A clock isn’t the only thing that makes a Tik Tok when its bored; humans do too. And in this crisis time, people are making Tik Toks now more than ever.

Self-care is one of the most important things during a crisis time like this and with all of the entertainment options out there, it’s very easy to put on a film or some music and just relax. However, with the rise of Tik Tok, self-care has transformed into a more creative and active process. Laughing to the stupidest short clips on Tik Tok isn’t the only thing that the platform offers. The ability to create is becoming more vital during this time and it has allowed me personally to connect with others as well as cure my boredom during self-quarantine. Balancing work and finding time for myself has always been a problem for me in general with my busy schedule, and when I need to do something quick to help myself relax, I find myself pressing on the Tik Tok app on my phone almost immediately.

Entertainment doesn’t have to come from a four-minute long song, or a two-hour long movie; it can come from five second clips that some random girl halfway across the world made. 

Moreover, it’s not just that it’s funny. Tik Tok is relatable; it’s a community. Sharing Tik Toks with my friends and family has become an everyday activity for me now, and it doesn’t feel like I’m wasting time. Moreso, I’m taking time for myself to enjoy quality, unique entertainment (for the most part). With some balance, Tik Tok had carefully crafted a more creative lifestyle for me, where I didn’t have to constantly worry about deadlines or whether or not I would finish my Netflix show, which, yes, that’s extremely stressful for me. In the short period of time that I was on the app each day, I would stop thinking about everything else crappy going on in my life and just for a second forget about it and solely focus on the stupid jokes people were making.

The platform has now become a lifestyle. In fact, it is estimated that Charli D’Amelio, a famous creator on Tik Tok, has a net worth of over three million dollars. Teens, kids, and their entire families have become invested in the platform and spend hours working on creating the perfect Tik Tok that they hope will go viral. Getting on the ‘For You’ page is a dream for many. Some say Tik Tok has ruined people’s lives for increasing how digital the world is getting, but I say it improved it. We should embrace this new digital lifestyle and find ways to accept, adapt, and integrate new platforms like this.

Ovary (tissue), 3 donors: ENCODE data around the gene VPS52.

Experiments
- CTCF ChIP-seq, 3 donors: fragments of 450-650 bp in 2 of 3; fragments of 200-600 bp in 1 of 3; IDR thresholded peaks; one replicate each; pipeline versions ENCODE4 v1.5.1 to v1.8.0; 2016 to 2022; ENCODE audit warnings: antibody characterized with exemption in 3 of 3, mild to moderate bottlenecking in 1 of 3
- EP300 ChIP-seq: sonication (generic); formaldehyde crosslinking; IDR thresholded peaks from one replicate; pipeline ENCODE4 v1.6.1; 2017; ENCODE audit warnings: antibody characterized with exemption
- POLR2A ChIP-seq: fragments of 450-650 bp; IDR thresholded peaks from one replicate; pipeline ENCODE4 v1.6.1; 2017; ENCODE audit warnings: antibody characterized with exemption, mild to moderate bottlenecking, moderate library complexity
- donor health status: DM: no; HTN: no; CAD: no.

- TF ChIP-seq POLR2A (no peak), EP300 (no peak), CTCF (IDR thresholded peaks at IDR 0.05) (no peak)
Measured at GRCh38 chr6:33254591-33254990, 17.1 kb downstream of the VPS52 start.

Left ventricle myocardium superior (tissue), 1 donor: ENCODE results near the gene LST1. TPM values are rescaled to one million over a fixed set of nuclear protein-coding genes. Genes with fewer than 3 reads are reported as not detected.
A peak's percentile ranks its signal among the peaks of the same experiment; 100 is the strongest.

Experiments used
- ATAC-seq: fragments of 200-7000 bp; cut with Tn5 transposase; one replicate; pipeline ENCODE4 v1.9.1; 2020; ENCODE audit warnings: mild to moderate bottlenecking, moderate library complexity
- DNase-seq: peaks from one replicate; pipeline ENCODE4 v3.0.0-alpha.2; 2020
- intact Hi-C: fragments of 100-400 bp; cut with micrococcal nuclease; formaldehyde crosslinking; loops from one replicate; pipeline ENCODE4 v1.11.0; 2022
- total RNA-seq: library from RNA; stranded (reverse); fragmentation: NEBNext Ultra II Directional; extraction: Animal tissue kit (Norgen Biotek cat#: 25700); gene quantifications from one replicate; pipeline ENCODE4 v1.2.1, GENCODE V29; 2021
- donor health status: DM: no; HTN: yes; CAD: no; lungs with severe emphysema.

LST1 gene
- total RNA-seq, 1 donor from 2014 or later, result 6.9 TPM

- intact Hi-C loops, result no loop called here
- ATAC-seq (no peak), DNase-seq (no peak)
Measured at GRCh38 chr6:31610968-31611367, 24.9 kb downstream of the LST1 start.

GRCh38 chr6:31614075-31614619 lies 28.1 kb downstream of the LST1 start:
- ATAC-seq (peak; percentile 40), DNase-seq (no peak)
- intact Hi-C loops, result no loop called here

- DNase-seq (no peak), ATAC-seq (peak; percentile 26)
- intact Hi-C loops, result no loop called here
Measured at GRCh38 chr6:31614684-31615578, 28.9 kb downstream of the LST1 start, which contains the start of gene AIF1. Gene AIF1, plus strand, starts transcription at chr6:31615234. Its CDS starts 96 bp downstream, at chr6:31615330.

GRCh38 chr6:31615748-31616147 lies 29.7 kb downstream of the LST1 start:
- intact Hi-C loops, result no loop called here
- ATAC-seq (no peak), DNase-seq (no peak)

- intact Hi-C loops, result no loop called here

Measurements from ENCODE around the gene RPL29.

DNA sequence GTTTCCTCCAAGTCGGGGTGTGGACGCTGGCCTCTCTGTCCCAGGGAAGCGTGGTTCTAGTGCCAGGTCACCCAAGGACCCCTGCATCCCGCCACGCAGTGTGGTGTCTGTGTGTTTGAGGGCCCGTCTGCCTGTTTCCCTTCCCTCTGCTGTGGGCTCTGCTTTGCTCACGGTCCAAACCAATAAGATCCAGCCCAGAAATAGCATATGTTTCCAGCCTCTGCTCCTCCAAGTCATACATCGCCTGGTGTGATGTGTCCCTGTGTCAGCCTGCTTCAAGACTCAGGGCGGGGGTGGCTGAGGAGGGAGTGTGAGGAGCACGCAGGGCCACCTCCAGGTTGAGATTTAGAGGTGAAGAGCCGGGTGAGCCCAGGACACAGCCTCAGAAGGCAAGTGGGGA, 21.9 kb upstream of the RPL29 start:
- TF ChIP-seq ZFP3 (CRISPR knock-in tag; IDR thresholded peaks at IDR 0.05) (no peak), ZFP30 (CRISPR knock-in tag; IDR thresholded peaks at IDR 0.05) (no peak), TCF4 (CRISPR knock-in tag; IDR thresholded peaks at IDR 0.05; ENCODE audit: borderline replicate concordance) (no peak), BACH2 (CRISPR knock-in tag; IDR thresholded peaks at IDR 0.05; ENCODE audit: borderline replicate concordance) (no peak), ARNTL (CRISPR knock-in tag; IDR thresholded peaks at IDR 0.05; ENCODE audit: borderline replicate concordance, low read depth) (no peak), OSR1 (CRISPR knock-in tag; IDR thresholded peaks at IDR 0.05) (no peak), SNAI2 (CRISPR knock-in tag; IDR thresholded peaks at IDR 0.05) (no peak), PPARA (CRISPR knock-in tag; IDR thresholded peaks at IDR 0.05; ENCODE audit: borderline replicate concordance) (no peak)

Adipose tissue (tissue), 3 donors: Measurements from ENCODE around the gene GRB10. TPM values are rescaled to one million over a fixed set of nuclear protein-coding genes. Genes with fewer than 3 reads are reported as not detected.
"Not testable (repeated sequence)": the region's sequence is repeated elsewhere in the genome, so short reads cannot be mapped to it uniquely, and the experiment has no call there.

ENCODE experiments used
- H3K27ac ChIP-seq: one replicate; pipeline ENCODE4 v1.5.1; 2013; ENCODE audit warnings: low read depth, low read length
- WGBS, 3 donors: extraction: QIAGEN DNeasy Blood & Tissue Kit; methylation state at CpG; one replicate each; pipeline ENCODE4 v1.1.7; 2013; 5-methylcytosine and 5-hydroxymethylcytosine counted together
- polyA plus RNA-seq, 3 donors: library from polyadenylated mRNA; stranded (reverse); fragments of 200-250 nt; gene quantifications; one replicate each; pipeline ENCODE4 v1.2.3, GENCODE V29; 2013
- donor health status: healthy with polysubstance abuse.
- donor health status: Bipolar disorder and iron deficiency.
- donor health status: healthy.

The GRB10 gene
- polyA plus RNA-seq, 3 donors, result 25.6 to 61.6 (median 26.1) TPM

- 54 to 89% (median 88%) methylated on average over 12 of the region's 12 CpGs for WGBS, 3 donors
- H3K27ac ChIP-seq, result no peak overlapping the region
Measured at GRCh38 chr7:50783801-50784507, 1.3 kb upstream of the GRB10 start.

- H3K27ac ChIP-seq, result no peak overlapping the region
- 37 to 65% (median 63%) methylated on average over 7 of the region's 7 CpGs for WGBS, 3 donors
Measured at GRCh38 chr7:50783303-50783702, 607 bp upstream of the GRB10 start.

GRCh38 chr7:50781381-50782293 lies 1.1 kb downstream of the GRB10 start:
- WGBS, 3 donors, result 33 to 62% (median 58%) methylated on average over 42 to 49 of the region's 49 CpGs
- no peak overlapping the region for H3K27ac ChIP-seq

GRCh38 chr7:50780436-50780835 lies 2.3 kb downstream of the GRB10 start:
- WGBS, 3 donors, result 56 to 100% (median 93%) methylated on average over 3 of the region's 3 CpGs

Despite the obvious attention-grabbing environment, the content on Tik Tok has only gotten better. The process of making the actual clip has become so exciting for many, including me. When I make a Tik Tok, I don’t make it to get likes, or views (I’m a private account too, so I don’t really care about views), it’s always been about putting content out there and expressing my creativity and feelings, which is the same as many others also view it. Sure, there are the occasional posts only asking for likes and follows, but there are genuine content creators who want to entertain others on the platform. Tik Tok is more real than any other platform I’ve ever used, except maybe Twitter sometimes.

Self care doesn’t have to be putting on a spa mask and some relaxing music and meditating or sleeping.

Self-care comes in many forms, and entertainment is a huge one of them. For me, self-care became Tik Tok. It’s one of those apps that just blew up, because it had just the right combination of humor and community. It was a perfect feel-good app that enticed groups of all ages, and will most likely last years from now. Ultimately, Tik Tok has provided me an emotional release at the start and end of every day. Just getting on the platform oddly brings a smile to my face to see all of those relatable, goofy memes.


https://thetempest.co/?p=131280
Srilekha Cherukuvada

By Srilekha Cherukuvada

Editorial Fellow